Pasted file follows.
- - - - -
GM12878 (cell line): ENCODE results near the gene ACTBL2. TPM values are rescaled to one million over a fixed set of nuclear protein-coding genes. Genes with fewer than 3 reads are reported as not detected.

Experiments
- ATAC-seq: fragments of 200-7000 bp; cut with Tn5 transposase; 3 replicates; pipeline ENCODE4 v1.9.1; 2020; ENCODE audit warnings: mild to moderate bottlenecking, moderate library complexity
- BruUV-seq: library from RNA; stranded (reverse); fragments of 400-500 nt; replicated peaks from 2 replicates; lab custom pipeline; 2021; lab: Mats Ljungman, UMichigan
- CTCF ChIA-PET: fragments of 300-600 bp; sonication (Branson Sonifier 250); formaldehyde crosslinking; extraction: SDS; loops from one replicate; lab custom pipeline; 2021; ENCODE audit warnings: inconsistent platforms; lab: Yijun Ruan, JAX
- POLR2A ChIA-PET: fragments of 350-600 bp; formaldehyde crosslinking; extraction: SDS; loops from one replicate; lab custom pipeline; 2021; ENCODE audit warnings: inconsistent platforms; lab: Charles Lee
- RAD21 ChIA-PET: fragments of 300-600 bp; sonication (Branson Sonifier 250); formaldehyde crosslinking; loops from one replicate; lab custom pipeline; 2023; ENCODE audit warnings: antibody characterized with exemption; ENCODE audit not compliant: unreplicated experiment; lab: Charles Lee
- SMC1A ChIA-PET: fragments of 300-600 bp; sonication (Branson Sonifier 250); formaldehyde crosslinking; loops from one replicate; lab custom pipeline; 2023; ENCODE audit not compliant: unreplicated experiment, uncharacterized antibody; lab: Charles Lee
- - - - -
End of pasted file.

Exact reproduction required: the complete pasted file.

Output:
GM12878 (cell line): ENCODE results near the gene ACTBL2. TPM values are rescaled to one million over a fixed set of nuclear protein-coding genes. Genes with fewer than 3 reads are reported as not detected.

Experiments
- ATAC-seq: fragments of 200-7000 bp; cut with Tn5 transposase; 3 replicates; pipeline ENCODE4 v1.9.1; 2020; ENCODE audit warnings: mild to moderate bottlenecking, moderate library complexity
- BruUV-seq: library from RNA; stranded (reverse); fragments of 400-500 nt; replicated peaks from 2 replicates; lab custom pipeline; 2021; lab: Mats Ljungman, UMichigan
- CTCF ChIA-PET: fragments of 300-600 bp; sonication (Branson Sonifier 250); formaldehyde crosslinking; extraction: SDS; loops from one replicate; lab custom pipeline; 2021; ENCODE audit warnings: inconsistent platforms; lab: Yijun Ruan, JAX
- POLR2A ChIA-PET: fragments of 350-600 bp; formaldehyde crosslinking; extraction: SDS; loops from one replicate; lab custom pipeline; 2021; ENCODE audit warnings: inconsistent platforms; lab: Charles Lee
- RAD21 ChIA-PET: fragments of 300-600 bp; sonication (Branson Sonifier 250); formaldehyde crosslinking; loops from one replicate; lab custom pipeline; 2023; ENCODE audit warnings: antibody characterized with exemption; ENCODE audit not compliant: unreplicated experiment; lab: Charles Lee
- SMC1A ChIA-PET: fragments of 300-600 bp; sonication (Branson Sonifier 250); formaldehyde crosslinking; loops from one replicate; lab custom pipeline; 2023; ENCODE audit not compliant: unreplicated experiment, uncharacterized antibody; lab: Charles Lee